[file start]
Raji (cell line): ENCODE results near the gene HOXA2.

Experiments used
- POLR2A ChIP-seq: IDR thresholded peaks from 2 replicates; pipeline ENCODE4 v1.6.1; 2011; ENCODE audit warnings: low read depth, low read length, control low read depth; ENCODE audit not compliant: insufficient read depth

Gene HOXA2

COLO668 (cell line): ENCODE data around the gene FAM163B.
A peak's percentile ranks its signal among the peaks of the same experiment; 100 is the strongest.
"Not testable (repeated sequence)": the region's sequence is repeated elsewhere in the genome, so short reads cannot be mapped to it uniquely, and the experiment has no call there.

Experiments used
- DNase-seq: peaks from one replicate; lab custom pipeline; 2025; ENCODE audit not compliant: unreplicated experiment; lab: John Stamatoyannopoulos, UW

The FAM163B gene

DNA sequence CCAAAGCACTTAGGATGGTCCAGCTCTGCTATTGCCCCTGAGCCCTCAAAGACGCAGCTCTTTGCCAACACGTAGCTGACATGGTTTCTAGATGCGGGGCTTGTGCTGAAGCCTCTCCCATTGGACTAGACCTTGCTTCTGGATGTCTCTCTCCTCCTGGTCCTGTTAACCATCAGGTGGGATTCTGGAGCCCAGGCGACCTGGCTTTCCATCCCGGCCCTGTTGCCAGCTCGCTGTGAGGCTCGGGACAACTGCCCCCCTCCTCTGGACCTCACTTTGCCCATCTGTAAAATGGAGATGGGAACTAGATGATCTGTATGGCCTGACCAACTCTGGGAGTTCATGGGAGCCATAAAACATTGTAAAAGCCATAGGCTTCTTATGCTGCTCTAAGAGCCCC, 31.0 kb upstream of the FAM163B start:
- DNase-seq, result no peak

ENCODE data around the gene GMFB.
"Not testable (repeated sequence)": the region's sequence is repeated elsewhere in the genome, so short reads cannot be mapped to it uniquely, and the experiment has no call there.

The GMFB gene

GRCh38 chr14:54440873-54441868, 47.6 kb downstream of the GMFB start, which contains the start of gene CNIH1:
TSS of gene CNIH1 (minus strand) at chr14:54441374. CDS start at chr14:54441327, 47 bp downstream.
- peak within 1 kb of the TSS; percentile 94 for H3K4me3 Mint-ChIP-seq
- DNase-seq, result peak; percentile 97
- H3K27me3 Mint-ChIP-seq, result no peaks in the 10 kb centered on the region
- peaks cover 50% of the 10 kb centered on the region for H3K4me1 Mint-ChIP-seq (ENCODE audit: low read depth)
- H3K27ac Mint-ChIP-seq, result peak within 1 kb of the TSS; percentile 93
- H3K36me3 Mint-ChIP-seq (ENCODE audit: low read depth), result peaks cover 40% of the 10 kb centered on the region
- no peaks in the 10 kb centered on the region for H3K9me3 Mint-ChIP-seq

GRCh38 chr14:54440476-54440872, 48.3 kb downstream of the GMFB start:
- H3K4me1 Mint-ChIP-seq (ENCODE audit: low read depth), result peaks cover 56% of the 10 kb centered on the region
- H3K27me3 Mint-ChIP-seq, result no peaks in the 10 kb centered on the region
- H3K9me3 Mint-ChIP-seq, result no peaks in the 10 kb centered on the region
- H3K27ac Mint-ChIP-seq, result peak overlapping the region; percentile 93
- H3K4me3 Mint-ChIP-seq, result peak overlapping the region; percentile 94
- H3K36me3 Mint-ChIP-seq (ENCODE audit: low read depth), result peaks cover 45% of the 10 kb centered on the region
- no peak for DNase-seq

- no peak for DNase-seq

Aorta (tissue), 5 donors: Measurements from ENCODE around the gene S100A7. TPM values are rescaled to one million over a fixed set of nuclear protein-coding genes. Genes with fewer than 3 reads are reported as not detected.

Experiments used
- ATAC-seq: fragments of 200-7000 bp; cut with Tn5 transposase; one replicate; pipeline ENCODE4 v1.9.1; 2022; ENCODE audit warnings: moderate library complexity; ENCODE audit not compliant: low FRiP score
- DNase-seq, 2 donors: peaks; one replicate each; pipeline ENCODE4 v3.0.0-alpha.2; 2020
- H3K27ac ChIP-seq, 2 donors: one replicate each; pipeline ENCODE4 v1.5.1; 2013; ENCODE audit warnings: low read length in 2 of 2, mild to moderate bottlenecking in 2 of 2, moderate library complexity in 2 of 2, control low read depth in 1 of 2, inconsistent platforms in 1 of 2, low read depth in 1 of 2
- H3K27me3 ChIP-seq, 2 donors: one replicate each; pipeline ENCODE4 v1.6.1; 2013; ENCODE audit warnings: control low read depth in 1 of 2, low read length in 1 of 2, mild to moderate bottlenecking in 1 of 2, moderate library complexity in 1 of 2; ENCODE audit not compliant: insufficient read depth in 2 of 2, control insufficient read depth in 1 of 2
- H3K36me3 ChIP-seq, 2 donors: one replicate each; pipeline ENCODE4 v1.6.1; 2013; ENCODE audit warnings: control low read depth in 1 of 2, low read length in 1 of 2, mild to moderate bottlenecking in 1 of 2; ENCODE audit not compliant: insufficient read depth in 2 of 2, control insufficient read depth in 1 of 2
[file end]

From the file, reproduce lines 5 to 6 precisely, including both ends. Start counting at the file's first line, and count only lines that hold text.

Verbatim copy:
COLO668 (cell line): ENCODE data around the gene FAM163B.
A peak's percentile ranks its signal among the peaks of the same experiment; 100 is the strongest.